Also you should tell safecopy to jump out of any problematic areas ASAP
and continue somewhere else. Parameters "-f 10% -r 10% -R 0 -Z 0" would
do the trick by making safecopy skip 10% of the device content and
continue there without backtracking. You can always attempt to get the
data in between later, first get the supposedly good data on the rest
of the drive. Depending on the method of data recovery you plan on
using, it may make sense to mark the bad data with the "-M" option.
This allows you to later find files affected by data corruption more
easily. Use the "-o" option to make safecopy write a badblock list
with all blocks skipped or unreadable.
When safecopy is done with this first run, you can attempt a second go
trying to get more data. Using smaller values for "-f" and allowing
safecopy to backtrack for the end of the affected area "-r 1*".
Be sure to use incremental mode "-I" to only read the blocks skipped
in the first run.
It may make sense to let the drive cool down between runs.
Once you got all the data from the "good" areas of the drive you can
risk more "thorough" access to it. Increase the numbers of retries
"-R" in case of bad blocks, maybe together with a head realignment
"-Z 1". "-f 1*" would make safecopy try to read on every single block,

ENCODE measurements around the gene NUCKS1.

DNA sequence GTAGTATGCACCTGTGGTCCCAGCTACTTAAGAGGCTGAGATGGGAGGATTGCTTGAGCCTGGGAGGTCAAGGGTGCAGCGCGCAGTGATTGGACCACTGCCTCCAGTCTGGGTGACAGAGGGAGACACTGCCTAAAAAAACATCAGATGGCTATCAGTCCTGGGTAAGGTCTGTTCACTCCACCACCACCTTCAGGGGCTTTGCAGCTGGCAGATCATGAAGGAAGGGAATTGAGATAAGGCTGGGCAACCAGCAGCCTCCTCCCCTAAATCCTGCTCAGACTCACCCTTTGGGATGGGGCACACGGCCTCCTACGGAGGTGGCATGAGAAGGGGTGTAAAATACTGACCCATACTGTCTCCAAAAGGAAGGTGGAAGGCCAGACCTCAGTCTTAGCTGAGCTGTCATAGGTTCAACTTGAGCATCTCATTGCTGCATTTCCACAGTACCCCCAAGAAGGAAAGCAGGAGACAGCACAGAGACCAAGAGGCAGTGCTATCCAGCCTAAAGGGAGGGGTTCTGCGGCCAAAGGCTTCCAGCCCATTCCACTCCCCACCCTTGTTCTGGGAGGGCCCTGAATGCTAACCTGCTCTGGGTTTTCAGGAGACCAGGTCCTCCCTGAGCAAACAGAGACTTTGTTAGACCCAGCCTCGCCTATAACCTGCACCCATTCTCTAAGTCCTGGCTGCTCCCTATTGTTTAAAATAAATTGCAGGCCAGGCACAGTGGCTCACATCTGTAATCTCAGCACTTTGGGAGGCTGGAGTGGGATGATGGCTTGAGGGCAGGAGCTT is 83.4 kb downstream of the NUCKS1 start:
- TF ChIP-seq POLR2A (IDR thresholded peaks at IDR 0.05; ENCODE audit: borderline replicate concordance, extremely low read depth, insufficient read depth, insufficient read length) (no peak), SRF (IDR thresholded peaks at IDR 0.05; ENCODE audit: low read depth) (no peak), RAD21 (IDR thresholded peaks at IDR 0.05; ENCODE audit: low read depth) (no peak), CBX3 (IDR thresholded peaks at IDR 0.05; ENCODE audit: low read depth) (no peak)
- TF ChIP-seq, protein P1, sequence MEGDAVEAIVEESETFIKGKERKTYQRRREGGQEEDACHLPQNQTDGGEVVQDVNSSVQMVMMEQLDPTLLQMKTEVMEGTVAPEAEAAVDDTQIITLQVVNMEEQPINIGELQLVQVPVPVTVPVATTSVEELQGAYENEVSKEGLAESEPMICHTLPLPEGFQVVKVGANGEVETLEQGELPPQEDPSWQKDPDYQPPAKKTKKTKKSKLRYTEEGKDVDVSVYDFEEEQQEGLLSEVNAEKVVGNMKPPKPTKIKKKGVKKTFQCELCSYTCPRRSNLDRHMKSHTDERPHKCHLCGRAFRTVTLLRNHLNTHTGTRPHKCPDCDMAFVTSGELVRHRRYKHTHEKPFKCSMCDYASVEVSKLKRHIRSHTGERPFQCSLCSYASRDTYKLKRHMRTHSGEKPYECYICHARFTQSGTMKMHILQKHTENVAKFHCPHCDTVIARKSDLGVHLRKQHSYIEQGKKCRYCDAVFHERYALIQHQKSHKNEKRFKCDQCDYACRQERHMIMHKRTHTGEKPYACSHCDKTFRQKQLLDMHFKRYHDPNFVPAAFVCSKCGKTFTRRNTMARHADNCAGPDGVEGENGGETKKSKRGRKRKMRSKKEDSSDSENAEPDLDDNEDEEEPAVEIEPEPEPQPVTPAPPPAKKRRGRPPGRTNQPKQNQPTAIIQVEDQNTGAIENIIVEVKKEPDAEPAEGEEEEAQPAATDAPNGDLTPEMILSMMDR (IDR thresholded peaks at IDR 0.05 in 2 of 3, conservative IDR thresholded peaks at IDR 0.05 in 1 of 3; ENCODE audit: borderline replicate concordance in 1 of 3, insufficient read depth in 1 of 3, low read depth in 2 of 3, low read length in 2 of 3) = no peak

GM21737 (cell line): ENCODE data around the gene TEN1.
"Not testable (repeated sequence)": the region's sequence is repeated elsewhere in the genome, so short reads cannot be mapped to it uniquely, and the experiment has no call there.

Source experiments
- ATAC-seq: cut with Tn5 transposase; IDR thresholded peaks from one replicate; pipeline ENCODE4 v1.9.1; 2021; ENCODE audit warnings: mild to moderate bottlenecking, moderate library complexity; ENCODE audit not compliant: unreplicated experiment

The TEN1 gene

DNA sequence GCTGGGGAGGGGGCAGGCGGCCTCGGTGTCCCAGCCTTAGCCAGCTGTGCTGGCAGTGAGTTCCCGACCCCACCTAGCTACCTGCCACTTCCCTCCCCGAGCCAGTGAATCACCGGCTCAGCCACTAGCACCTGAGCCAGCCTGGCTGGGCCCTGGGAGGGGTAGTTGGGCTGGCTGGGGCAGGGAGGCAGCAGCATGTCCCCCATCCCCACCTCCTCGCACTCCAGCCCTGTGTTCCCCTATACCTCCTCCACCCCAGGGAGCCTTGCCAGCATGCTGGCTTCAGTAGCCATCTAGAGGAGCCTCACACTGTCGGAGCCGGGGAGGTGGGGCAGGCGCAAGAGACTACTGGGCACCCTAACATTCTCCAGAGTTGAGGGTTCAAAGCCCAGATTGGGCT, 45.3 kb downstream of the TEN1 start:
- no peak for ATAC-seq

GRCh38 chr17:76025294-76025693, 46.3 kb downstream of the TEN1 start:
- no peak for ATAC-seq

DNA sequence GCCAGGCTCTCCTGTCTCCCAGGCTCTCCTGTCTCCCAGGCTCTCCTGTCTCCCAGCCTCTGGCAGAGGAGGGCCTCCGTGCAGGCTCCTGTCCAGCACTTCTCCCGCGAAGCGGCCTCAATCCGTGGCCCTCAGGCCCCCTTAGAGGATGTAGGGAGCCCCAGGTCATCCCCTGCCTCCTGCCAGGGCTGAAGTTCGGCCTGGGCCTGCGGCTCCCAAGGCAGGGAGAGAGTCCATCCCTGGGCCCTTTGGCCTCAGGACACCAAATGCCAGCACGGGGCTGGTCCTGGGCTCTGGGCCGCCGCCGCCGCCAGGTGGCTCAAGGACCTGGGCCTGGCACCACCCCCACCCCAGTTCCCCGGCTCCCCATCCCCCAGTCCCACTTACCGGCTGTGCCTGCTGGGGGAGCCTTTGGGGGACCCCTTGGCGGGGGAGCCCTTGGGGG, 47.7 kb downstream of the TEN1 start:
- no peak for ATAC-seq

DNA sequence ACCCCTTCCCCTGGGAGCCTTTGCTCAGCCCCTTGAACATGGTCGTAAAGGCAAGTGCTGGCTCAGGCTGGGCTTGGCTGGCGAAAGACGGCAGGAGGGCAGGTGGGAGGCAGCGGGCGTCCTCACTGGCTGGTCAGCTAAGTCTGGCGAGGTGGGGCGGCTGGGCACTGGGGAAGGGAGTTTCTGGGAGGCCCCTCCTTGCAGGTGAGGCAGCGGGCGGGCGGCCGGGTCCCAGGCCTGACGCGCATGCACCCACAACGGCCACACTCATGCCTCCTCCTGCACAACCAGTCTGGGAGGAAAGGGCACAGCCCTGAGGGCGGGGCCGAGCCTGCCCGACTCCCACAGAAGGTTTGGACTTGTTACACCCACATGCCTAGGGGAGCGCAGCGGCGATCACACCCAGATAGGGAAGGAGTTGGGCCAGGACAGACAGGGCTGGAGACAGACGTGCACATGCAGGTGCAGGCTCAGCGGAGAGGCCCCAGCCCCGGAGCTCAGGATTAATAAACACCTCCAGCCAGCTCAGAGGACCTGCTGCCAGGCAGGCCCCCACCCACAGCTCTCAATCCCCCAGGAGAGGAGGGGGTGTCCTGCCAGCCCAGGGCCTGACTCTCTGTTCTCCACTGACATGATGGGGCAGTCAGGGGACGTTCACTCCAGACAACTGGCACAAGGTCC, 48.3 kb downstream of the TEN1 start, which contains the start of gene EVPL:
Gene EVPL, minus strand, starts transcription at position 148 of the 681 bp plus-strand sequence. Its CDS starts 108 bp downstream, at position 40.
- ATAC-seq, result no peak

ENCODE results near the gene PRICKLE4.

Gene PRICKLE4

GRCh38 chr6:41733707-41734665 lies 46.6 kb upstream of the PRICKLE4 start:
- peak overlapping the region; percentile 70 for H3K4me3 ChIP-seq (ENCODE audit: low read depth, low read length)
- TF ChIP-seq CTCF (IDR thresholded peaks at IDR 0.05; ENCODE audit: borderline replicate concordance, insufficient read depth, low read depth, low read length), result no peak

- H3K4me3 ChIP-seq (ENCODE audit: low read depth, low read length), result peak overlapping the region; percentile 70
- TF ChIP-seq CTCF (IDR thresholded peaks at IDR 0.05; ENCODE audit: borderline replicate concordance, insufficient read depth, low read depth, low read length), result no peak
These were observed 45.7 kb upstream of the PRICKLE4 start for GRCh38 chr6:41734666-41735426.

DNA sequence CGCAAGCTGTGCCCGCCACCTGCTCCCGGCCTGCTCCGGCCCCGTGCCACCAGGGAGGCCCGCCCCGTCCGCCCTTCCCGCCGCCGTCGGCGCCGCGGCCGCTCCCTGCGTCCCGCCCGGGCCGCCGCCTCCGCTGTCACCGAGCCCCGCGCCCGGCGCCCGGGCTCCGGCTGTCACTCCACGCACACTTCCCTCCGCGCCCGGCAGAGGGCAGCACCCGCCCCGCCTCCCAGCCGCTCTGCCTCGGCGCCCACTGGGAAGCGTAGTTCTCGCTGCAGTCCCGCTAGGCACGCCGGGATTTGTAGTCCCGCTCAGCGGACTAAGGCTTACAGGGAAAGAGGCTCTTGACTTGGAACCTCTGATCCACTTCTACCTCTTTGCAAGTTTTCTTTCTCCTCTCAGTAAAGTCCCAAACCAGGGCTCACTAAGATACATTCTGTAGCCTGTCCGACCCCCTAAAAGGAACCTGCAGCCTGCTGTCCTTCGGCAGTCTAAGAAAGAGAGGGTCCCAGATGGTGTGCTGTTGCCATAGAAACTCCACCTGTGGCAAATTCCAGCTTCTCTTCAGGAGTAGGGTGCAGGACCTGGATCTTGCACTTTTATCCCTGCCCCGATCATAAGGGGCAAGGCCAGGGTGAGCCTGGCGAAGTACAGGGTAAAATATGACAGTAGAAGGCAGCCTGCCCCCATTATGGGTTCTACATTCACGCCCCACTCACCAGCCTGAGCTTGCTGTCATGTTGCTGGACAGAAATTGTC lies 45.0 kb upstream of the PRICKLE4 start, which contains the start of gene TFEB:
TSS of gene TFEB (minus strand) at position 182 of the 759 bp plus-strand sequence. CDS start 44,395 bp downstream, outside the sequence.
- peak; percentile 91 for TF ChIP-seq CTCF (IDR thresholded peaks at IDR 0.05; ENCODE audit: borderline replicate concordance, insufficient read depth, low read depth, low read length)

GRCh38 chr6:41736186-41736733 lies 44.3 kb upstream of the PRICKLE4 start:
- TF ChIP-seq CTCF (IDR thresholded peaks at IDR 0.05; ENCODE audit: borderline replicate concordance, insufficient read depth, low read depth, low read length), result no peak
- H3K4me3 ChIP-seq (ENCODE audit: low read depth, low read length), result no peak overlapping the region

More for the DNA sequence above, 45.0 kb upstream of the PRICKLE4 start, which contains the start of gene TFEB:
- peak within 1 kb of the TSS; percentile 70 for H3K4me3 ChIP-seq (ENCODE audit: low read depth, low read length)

not skipping over bad areas at all.
If your drive stops responding, power it down, let it cool down for a
while, then try again.
(I heard from people who brought dead drives back to live for a short
time by cooling them to low temperatures with ice-packs.)
If the data is really important, go to a professional data recovery specialist
right away, before doing further damage to the drive.
safecopy always returns 0 (zero) regardless of success rate and/or aborted
safecopy and its manpage have been designed and written by CorvusCorax.
Please use the project page on sourceforge
<http://www.sf.net/projects/safecopy> to get in contact with project
development if you encounter bugs or want to contribute to safecopy.
Copyright © 2009 CorvusCorax
This is free software. You may redistribute copies of it under the terms of
the GNU General Public License <http://www.gnu.org/licenses/gpl.html>.
There is NO WARRANTY, to the extent permitted by law.
Programs with a similar scope are among others
- ddrescue(1), dd-rescue(1), ...
- EXIT STATUS
- SEE ALSO
This document was created by
using the manual pages.
Time: 07:34:21 GMT, September 13, 2011